Luck Fupus

A lupus blog…

Send my love to your new lover, treat her better…

Several years ago I wrote a blog post- you can read it here if you wish.  Old blog post about marriage and chronic illness.

If you don’t want to read it, basically I discussed that I felt my body rejected our marriage from day one; the toll getting sick 3 weeks after our honeymoon took on us, and how during a brief separation, we realized we were stronger than my illnesses. My husband started to be an active participant and, at the time, had been to a few appointments.

We’ve been officially divorced for almost a year; so much for being stronger than my illnesses. He’s engaged to his soon-to-be third wife (I was his second), traveling the world to places we always talked about visiting together, and tasting all the craft beer he can get his hands on. Basically, living the life he had planned with healthy me.

I swore I would never discuss some of these details on my blog, but, something I read the other day triggered me to want to write.

My patient advocate BFF is Melanoma Rock Star, TJ Sharpe. We met in 2016, about 7 months after I separated from my husband, and discovered we grew up 5 minutes away from each other in small southern NJ towns; his best friend’s little sister drove me to high school.   After our conference we did what good patients do and ended up at a bar. Being that he had a wife and kids while undergoing treatment for stage IV melanoma, we could both relate how life threatening illnesses affected our marriages. Our conversation is a bit fuzzy, but I talked to him a lot about how alone I felt, and that was my driving force to leave. I don’t think about that conversation often, but the other day TJ texted me with a link to an article he had written that’s published on Novartis’ Patient Perspective website.

His text read “check out my article- you may recognize a quote.”

The Importance of Caregivers a cancer survivor’s perspective on caregivers and the important role they play in a patient’s journey.

…can lead to relationship stress and even divorce. One good friend of mine who separated from her husband described what it felt like as she was losing her caregiver: “There are few things in life that make you feel more alone than when you’re sitting in that chair, through treatment after treatment, and there’s no one next to you to hold your hand.”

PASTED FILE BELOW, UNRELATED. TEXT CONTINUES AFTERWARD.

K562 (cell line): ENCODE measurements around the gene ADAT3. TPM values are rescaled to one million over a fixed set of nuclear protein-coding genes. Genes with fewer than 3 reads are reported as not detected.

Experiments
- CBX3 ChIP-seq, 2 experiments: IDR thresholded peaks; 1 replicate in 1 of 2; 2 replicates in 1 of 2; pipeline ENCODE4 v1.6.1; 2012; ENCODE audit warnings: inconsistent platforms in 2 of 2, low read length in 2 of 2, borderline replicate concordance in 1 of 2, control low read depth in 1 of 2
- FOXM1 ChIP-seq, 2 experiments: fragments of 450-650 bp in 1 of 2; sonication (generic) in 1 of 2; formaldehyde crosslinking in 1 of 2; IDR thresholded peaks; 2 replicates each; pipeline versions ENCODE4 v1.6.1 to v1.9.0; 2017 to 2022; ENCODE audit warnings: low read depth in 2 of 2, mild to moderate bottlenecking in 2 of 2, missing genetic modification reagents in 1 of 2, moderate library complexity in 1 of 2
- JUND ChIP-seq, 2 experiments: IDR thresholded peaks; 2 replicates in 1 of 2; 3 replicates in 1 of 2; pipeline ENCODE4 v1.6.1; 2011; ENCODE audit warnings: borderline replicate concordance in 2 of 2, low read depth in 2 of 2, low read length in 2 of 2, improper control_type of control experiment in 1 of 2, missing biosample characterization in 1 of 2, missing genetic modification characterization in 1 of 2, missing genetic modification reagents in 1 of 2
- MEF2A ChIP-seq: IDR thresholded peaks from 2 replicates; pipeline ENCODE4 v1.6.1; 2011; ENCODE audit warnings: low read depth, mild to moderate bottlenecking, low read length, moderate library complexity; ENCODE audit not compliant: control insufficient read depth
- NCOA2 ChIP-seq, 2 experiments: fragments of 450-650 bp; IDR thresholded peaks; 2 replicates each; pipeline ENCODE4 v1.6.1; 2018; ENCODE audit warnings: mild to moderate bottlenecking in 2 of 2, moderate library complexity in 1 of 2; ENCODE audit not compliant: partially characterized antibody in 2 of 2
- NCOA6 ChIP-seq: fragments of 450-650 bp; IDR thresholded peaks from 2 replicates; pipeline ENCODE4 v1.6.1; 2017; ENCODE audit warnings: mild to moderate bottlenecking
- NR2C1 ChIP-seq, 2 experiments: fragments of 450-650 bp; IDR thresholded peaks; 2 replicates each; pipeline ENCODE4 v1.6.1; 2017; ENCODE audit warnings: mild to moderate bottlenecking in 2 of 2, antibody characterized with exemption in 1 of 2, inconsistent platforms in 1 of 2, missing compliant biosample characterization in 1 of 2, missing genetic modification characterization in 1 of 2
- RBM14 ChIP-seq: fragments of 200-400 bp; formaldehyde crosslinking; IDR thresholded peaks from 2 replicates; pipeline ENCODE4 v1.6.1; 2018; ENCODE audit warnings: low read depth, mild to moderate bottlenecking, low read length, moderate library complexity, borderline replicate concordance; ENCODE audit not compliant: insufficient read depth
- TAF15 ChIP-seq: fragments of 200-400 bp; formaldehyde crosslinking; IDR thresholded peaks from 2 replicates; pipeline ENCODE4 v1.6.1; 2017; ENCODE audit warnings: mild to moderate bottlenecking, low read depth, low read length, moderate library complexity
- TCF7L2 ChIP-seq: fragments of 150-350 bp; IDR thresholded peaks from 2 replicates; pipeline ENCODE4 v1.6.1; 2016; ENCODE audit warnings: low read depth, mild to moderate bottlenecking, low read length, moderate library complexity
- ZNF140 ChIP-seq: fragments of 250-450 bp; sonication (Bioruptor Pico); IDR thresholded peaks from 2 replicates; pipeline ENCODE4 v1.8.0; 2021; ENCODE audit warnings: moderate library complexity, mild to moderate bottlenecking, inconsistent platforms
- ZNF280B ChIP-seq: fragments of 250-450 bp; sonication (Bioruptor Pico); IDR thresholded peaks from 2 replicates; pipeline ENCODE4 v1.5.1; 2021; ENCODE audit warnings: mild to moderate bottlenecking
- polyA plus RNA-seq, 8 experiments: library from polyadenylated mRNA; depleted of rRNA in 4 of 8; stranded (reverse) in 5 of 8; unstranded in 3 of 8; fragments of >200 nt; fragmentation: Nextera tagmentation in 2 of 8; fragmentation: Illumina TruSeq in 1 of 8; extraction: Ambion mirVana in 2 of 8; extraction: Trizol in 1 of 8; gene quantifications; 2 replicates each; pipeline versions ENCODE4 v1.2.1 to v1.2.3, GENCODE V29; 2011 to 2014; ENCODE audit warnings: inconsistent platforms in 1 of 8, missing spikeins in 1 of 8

All the feels came flooding back when I realized he quoted me; feelings of bitterness, disappointment, anger, and for a moment, annoyed with myself for being so seemingly needy. Why was it so important to have someone next to me?

My double-mastectomy was Monday, December 1st, 2014- where the hell has 4 years gone? I was discharged to home that Thursday with multiple JP drains, fresh incisions, and tissue expanders all held in place by a large roll of Ace bandage. I was on heavy doses of OxyContin and Valium and couldn’t be left home alone.

Friday, my (ex)husband went to his work Christmas party; I was fine with it, he had just gotten a huge promotion and I wanted him to have a night for himself. My sister and her husband switched their schedules around so he could go to the work shindig, and all agreed he’d be home at a certain time so Brie could get home in time for my brother-in-law to go to work.

I was sitting on my living room couch, back to the door we always came in, the door opened (after the agreed time), I heard my husband come in like a bull in a china shop, and I saw Brie’s face fall. He stumbled up the stairs without saying a word, and a few minutes later he was violently vomiting.

We figured since he was vomiting he was alive. Brie had to go, her husband had to get to work, and my four year old nephew obviously couldn’t be left alone. I called my husband’s name and got no response. In a pain, narcotic, muscle relaxer induced haze, I got myself up the stairs to our room. He was passed out in bed, limp, with shallow breaths. I screamed his name repeatedly, but he wouldn’t wake up. I remember thinking how I would give him chest compressions without splitting open my days old sutures.